Duckworth divided the mechanics of achievement into two: motivation and volition. BOTH are requisites.
What if students just aren’t motivated to achieve the goals their teachers or parents want them to achieve?
All the self-control tricks in the world will not help.
But motivation can still occur. It’s just highly complex. Rewards sometimes backfire.
Reward systems in schools (stickers, candy, prizes) have not been successful.
No one really knows how to motivate people well.What motivates us is hard to explain and hard to measure.
Different personality types respond differently to different motivations.
The coding-speed test (Segal) actually tested the test-takers’ inclination to force themselves to care about the world’s most boring test.
It was proof that they TRIED harder. The low-stakes, low-reward test predicted how well someone is going to do in life. Over decades, Segal gave the test to the same people and in their forties, he compared their salaries. Those who scored high on this test made considerably higher salaries.
What Segal’s study measured was conscientiousness.
Brent Roberts, U of IL (Urbana-Champaign) – reigning expert on conscientiousness
This was not studied much by researchers because it denoted “control” and nobody wants to talk about people being controlled. However, Industrial/Organizational Psychology grew into everyone’s consciousness – because companies want to hire the most productive, reliable and diligent workers they can find. They found that conscientiousness was critical.
Roberts found that people high in conscientiousness:
The Downside of Self-Control (p. 71)
People who are critics of the education setting are not swayed by conscientiousness findings.
“Strength of character” – includes conscientiousness, responsibility, insistently orderly, determined and persevering.
This post is designed mainly to hold myself accountable for research. I hope you can glean something from it at the same time. The following are my notes from Paul Tough’s book, “How Children Succeed”:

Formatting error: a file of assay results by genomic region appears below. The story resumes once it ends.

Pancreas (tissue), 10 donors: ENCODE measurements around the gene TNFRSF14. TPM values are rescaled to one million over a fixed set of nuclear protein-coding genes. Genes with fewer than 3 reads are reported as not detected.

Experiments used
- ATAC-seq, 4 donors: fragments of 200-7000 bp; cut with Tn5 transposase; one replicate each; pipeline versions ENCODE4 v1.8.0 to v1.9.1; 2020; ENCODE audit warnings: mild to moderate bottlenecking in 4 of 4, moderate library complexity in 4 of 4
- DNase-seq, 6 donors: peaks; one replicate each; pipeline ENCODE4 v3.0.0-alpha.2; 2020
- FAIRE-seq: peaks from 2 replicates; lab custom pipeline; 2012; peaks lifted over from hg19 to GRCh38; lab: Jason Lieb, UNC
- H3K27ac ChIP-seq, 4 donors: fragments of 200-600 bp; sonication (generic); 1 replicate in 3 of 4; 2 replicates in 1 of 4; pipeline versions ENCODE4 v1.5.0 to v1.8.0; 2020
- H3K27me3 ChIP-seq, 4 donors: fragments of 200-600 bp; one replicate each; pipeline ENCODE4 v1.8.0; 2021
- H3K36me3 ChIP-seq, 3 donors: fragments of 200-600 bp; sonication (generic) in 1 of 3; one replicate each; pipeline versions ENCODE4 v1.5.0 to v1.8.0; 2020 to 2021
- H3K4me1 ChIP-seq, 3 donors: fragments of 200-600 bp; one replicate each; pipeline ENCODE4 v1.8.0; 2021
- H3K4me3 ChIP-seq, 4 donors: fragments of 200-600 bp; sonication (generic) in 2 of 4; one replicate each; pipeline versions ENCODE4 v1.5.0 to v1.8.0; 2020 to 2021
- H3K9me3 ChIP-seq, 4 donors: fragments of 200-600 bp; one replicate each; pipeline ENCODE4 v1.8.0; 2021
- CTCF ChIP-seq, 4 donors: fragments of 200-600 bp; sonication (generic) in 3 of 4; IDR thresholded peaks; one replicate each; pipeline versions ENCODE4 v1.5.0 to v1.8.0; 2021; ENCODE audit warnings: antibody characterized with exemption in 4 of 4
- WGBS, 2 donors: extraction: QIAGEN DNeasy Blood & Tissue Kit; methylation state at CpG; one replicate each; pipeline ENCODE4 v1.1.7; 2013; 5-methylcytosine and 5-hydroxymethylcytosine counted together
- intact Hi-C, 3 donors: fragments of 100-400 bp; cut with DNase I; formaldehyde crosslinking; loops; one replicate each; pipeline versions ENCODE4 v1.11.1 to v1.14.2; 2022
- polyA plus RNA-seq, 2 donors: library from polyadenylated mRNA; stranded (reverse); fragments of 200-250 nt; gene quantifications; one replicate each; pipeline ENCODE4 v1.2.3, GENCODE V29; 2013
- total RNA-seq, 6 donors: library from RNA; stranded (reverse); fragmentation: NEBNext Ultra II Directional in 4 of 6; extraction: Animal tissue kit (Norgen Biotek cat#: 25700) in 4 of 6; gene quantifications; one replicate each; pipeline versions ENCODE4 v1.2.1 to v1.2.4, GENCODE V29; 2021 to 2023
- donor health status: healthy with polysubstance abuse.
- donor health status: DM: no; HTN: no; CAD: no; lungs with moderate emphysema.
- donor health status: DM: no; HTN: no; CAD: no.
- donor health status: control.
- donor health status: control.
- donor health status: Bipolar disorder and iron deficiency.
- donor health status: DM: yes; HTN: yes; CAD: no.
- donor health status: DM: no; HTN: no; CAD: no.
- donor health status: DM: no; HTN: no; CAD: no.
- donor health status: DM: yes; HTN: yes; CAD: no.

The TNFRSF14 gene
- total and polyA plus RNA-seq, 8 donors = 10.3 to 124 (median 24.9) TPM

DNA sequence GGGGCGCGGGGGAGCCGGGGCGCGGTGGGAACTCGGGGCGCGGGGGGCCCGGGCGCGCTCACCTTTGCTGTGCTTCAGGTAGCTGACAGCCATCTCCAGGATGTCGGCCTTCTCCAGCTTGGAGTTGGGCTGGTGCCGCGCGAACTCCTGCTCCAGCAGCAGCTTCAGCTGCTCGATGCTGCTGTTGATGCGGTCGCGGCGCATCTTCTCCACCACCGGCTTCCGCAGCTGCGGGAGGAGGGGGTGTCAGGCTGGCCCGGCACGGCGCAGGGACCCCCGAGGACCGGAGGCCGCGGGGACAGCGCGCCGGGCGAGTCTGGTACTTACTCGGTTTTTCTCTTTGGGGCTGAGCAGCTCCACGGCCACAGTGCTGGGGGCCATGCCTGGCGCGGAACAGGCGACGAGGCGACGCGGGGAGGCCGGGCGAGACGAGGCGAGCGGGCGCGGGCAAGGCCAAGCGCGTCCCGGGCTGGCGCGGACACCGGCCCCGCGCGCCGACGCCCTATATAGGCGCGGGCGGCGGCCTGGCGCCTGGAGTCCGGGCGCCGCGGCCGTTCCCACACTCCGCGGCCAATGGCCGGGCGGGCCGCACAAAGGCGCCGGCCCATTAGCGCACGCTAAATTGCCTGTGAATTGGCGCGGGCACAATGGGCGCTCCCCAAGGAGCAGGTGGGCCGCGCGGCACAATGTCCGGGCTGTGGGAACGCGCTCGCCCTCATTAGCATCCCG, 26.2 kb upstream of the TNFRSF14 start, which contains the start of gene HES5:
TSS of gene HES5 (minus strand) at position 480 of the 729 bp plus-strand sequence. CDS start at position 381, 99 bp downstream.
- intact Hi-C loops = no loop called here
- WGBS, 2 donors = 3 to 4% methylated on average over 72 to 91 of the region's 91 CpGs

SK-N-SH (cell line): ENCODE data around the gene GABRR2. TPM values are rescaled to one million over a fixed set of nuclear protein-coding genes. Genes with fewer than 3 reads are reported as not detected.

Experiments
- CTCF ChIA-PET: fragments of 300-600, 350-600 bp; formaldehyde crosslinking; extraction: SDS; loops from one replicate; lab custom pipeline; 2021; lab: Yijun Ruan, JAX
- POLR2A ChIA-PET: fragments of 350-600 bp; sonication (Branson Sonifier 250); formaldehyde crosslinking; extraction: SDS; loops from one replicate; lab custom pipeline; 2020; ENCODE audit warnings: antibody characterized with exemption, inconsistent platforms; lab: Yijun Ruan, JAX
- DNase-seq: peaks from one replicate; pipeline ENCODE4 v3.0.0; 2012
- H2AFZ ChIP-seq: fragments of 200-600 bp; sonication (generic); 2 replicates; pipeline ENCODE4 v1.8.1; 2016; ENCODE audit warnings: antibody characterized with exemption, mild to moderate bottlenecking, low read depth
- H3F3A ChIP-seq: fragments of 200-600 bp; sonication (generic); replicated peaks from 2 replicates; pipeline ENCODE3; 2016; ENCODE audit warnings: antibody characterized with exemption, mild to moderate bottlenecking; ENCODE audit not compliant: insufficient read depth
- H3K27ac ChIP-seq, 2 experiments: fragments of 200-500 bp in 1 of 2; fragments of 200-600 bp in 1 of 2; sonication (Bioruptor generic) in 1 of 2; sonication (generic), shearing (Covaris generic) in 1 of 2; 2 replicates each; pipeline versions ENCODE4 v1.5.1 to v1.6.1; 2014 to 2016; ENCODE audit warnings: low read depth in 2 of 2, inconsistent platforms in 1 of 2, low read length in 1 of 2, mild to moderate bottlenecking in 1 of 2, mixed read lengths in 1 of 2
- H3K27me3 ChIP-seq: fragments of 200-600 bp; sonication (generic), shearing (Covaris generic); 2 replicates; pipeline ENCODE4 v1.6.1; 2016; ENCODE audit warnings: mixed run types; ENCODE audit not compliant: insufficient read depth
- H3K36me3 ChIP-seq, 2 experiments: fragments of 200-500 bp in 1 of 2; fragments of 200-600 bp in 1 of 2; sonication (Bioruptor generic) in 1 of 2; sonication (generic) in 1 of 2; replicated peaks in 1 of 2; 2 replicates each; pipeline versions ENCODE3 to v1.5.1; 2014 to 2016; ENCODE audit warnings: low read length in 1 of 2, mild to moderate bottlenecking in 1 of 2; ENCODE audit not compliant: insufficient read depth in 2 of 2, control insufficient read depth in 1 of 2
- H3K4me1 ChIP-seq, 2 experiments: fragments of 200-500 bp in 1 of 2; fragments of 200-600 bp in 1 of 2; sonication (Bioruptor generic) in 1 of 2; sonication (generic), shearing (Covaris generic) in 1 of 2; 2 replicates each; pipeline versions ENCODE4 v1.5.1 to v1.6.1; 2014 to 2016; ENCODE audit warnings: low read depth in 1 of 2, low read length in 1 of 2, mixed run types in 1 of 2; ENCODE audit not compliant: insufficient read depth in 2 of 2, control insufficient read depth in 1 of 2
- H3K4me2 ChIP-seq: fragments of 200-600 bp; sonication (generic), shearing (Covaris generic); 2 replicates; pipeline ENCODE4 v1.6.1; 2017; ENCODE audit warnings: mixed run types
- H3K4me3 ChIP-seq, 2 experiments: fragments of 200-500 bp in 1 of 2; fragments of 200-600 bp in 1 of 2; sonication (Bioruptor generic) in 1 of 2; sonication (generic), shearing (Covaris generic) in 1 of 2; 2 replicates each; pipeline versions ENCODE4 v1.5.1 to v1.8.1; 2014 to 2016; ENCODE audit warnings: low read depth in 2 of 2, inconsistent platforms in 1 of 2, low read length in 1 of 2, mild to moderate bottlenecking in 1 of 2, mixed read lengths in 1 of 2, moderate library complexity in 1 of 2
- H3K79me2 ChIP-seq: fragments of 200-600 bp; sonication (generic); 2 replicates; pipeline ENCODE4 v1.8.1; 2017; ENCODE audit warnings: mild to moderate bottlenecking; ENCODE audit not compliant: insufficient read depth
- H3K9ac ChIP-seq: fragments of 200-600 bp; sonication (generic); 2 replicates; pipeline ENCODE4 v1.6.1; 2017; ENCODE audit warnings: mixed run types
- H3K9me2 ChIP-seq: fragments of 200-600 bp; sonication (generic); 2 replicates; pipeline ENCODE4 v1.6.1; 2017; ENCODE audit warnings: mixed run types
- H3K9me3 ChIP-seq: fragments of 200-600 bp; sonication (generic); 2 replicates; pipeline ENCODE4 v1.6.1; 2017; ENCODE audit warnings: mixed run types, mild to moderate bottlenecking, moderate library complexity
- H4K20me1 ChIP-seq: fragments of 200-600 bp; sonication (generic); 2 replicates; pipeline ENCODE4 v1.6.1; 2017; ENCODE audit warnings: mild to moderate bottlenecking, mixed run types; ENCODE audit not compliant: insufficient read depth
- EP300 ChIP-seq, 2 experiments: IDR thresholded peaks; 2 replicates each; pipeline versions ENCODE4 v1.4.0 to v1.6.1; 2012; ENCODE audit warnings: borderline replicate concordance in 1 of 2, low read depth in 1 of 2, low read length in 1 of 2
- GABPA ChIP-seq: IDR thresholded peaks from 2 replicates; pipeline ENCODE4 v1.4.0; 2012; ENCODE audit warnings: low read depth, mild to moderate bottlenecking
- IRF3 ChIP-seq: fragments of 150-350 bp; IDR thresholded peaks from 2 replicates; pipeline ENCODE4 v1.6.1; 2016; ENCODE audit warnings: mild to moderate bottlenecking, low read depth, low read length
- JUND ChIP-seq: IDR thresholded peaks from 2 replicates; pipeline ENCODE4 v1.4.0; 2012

Data has shown (for a long time) that executive function correlates with family income
Early childhood – bodies and brains are most sensitive to effects of stress and trauma
Adolescence – can lead to most serious and long-lasting problems
The reason teenage years are most perilous: incentive processing system reaches full power while the cognitive control system isn’t matured until early 20s.
Thomas Gaston (“Mush”) kicked out and sent to Vivian E. Summers Alternative HS
He didn’t like it, but he did well
Until he carjacked someone
Potential sentence of 21 years was changed to 8 months of boot camp
Mush took his allostatic load and turned outward with violence (fighting, acting up in class). Some kids turn it inward (fear, anxiety, sadness, self-doubt).
Mush decided to “not care” after his 14 year old brother was shot and killed.
Social, economic and neurochemical factors are at play. A 10 year old vs. a 14 year old: we sympathize with the 10 year old.
There is an antidote to the ill effects of childhood stress!
It is biochemical.
Michael Meaney (McGill University)
Rats and mothering – some were nurturing, others not.
“LG” – Licking and Grooming (High vs. Low)
It is not necessarily the biological mother, but the REARING mother’s behavior that counts.
“Methylation” – the way certain chemicals are affixed to certain sequences on DNA
Showed that subtle parenting behaviors had predictable and long-lasting DNA-related effects